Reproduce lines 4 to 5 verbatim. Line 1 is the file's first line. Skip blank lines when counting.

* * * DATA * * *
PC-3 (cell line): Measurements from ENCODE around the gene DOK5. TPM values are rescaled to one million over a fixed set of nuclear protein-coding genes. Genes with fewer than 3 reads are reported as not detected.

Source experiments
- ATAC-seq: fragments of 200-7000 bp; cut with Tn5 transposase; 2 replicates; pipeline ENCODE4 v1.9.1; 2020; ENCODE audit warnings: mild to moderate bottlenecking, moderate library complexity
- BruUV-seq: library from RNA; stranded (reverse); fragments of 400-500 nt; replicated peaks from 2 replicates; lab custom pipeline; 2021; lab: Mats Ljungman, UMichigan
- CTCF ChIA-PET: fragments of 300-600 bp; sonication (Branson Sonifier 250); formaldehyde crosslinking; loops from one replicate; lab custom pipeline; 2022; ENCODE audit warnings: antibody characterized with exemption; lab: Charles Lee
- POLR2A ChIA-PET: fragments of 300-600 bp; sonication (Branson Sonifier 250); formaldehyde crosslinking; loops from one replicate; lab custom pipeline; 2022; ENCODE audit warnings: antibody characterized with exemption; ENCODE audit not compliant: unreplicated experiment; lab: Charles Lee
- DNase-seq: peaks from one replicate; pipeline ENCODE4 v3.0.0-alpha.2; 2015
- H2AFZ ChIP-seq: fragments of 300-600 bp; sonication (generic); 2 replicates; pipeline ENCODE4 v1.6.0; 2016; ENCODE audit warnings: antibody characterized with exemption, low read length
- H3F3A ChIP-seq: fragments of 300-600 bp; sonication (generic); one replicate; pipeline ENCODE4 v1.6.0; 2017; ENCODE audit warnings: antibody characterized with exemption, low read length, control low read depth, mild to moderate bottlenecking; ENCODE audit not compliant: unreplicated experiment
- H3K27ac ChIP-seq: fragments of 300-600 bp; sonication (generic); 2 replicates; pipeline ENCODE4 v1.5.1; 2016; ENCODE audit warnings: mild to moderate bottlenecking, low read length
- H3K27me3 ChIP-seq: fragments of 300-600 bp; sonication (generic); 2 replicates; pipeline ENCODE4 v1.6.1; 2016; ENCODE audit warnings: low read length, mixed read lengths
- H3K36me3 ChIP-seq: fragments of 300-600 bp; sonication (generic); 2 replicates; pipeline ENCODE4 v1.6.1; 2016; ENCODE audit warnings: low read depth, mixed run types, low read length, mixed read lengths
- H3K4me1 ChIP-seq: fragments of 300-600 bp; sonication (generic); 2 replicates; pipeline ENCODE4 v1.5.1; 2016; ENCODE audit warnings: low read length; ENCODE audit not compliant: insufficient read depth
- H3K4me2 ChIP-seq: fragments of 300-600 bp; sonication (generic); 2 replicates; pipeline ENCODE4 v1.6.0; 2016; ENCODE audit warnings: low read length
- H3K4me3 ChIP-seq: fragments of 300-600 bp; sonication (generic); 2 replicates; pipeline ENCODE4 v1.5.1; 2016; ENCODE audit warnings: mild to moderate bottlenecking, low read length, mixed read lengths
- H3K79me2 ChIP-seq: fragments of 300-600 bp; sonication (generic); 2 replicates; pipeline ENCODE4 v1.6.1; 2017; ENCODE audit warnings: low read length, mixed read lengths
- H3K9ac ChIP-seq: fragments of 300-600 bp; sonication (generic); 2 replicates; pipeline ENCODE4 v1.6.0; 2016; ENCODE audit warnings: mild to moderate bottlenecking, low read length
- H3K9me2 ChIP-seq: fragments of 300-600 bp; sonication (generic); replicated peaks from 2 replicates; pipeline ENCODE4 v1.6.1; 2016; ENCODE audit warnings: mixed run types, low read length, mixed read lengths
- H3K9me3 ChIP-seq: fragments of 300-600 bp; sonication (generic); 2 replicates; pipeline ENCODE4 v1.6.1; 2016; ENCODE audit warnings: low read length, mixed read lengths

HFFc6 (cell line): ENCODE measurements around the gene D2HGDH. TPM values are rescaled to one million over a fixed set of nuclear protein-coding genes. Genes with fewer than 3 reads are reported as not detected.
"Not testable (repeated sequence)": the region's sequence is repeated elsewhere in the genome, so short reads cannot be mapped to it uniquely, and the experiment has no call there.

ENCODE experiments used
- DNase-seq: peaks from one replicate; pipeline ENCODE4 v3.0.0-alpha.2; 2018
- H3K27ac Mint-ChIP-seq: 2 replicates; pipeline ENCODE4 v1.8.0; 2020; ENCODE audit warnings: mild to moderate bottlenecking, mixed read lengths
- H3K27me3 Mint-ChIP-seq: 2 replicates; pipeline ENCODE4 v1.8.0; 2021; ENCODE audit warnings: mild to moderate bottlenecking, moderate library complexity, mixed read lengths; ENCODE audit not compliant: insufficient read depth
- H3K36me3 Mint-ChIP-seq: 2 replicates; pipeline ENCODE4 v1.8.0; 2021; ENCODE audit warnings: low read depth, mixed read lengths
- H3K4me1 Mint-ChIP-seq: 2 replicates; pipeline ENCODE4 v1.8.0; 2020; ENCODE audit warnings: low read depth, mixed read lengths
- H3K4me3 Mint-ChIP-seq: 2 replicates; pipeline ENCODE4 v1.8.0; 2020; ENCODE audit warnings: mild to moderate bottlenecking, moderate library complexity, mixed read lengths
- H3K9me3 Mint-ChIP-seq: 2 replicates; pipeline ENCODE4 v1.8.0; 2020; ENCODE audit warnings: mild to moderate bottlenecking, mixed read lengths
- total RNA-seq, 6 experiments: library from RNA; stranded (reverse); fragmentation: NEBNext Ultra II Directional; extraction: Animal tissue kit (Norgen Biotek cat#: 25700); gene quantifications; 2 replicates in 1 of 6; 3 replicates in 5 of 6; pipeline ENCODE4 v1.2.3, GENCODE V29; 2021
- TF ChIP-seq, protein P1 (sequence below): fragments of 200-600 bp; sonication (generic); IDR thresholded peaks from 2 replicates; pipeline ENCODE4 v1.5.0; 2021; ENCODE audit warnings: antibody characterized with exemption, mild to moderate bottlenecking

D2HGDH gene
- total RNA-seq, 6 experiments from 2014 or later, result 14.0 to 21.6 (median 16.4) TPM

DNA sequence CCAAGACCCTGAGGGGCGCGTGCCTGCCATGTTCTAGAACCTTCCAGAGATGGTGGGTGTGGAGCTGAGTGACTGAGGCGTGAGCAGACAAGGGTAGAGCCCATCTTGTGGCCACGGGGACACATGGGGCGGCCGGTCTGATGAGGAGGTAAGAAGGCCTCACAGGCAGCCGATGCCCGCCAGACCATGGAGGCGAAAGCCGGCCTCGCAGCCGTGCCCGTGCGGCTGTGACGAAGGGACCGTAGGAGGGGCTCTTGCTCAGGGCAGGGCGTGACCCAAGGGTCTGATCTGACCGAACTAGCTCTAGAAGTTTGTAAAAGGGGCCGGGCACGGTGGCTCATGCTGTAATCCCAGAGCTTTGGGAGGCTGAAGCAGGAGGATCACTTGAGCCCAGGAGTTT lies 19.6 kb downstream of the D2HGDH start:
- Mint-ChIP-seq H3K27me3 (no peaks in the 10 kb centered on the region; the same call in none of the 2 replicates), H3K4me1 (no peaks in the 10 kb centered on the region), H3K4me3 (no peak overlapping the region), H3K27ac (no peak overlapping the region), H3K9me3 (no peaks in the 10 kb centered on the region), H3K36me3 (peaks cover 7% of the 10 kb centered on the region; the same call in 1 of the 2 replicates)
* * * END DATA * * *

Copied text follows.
- BruUV-seq: library from RNA; stranded (reverse); fragments of 400-500 nt; replicated peaks from 2 replicates; lab custom pipeline; 2021; lab: Mats Ljungman, UMichigan
- CTCF ChIA-PET: fragments of 300-600 bp; sonication (Branson Sonifier 250); formaldehyde crosslinking; loops from one replicate; lab custom pipeline; 2022; ENCODE audit warnings: antibody characterized with exemption; lab: Charles Lee